Changing industry, changing markets

Understanding cattle market history offers context to the current quandary surrounding cash fed cattle price discovery. Part 3 of a multi- part series. Read part 2 here... 

Wes Ishmael

May 24, 2016

6 Min Read
Changing industry, changing markets

“Volume will not return to cash markets,” says Stephen Koontz, agricultural economist at Colorado State University, in the executive summary to the multi-year Price Discovery Research Project (PDRP). “There are strong incentives for individuals to market fed cattle through methods other than negotiated cash trade.”

Yet, fed cattle prices discovered in the cash market are central to many alternative marketing arrangements (AMAs). Those same cash prices also serve as a reference point for everything from calf prices to futures prices (see Part 2 of this series, “Fed cattle cash price matters”, in the May issue).

As the volume of cash transactions dwindles for fed cattle, a growing number of producers wonder whether or not it matters, and if it does, to what?

Along with understanding why AMAs now dominate (see Part 1, “When cash was king”, in the April issue), it helps to keep the evolution of fed cattle marketing and public price reporting in mind.

Government price reporting

“It was the Agricultural Marketing Act of 1946 that provided regular reporting of livestock prices, quantities and transaction characteristics from reports voluntarily supplied by market participants in its Market News program,” explain Janet Perry and others in the 2005 report, Did the Mandatory Requirement Aid the Market?, from USDA’s Economic Research Service (ERS).

Before that time and since, the federal government enacted laws aimed at both protecting producers and facilitating price discovery and market efficiency, including the U.S. beef grading system.

“The Packers’ Consent Decree [1920] and the Packers and Stockyards Act [1921] were intended to protect livestock sellers from market power and other abuses,” explains Kenneth H. Mathews Jr. and co-authors in the ERS report Mandatory Price Reporting, Market Efficiency and Price Discovery in Livestock Markets.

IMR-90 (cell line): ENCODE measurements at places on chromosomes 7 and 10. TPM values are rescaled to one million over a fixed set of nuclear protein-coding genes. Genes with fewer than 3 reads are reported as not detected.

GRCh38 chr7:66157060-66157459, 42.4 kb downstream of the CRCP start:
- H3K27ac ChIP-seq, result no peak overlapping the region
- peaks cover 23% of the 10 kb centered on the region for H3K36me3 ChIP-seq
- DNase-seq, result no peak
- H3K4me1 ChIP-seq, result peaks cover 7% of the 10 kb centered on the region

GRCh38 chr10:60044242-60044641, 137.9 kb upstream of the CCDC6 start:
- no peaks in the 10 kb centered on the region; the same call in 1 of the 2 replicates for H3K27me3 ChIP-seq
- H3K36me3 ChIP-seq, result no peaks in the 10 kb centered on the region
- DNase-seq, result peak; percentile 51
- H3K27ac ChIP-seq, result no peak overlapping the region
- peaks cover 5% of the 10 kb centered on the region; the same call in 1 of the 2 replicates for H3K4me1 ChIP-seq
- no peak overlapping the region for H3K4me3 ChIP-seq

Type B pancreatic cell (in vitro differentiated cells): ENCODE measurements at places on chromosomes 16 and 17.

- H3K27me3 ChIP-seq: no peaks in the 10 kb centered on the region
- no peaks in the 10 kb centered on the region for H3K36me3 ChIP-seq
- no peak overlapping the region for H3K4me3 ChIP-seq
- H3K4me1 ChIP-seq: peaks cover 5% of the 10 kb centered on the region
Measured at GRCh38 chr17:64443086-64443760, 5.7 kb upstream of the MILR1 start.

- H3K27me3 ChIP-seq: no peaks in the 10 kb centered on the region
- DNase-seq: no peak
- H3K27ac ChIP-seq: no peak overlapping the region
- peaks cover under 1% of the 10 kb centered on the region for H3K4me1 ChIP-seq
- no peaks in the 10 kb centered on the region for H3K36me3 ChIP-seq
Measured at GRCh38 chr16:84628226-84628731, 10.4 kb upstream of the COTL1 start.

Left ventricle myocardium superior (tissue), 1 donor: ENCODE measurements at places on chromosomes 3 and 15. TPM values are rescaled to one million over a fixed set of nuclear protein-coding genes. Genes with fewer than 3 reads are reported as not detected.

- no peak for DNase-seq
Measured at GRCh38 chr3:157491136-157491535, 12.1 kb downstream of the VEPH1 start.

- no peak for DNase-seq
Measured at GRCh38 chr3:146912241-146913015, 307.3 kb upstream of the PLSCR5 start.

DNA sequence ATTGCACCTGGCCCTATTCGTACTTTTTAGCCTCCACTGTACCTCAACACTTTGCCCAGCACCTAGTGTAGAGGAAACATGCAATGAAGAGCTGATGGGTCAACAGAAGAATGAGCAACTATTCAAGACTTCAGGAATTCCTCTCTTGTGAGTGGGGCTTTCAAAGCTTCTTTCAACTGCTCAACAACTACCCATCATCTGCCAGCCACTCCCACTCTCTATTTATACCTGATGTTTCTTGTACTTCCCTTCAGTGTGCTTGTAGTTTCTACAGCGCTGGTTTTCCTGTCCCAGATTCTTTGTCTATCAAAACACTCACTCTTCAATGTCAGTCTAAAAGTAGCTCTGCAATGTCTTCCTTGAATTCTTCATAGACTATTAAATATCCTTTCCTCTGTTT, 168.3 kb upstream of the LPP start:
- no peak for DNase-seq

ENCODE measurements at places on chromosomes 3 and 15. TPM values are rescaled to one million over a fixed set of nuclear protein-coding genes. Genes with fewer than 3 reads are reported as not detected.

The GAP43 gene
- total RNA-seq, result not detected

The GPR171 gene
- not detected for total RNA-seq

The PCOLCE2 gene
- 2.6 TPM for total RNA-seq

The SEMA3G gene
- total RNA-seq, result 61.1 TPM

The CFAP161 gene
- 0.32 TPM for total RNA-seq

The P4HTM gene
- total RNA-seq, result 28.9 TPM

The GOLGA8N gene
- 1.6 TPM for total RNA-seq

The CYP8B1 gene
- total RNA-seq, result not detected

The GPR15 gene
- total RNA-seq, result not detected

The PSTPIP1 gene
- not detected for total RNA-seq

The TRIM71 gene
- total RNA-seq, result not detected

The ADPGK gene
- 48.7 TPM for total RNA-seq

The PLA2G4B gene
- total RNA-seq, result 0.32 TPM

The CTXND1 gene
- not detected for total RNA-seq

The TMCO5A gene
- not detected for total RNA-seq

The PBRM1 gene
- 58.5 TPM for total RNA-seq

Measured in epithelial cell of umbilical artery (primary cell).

At the time, terminal stockyards dominated the market, and they were located close to beef packers.

Then came the improved U.S. highway system and refrigerated trucks that supplanted the railroads for transporting cattle and beef. That helped spawn modern-day cattle feeding following World War II.

Along with it came increased use of smaller auctions closer to cattle production, which eventually put the terminal markets out of business. Subsequently, the move to trading fed cattle direct shelved most smaller fed cattle auctions.

“This decline in auction markets posed challenges for price reporting, and AMS [USDA Agricultural Marketing Service] developed its voluntary price reporting system in the 1970s and 1980s to reflect these new realities,” Mathews and his co-authors explain.

“Under voluntary reporting, both the buyer and seller had to agree to share the price and volume of a specific transaction. If AMS had enough transactions for a commodity, it would then publish the low, high and weighted average price and the volume of sales.

“However, there were concerns that the voluntary reports could be inaccurate if based on only some prices rather than all prices. Meatpackers also use the reported prices in their formula pricing, so they could potentially report only lower prices, which would lower the reported average and the prices they paid for their formula-priced livestock,” according to the Mathews report.

These concerns reached fever pitch by the mid-1990s, as domestic consumer beef demand had lost an average of 1% each year for the previous two decades.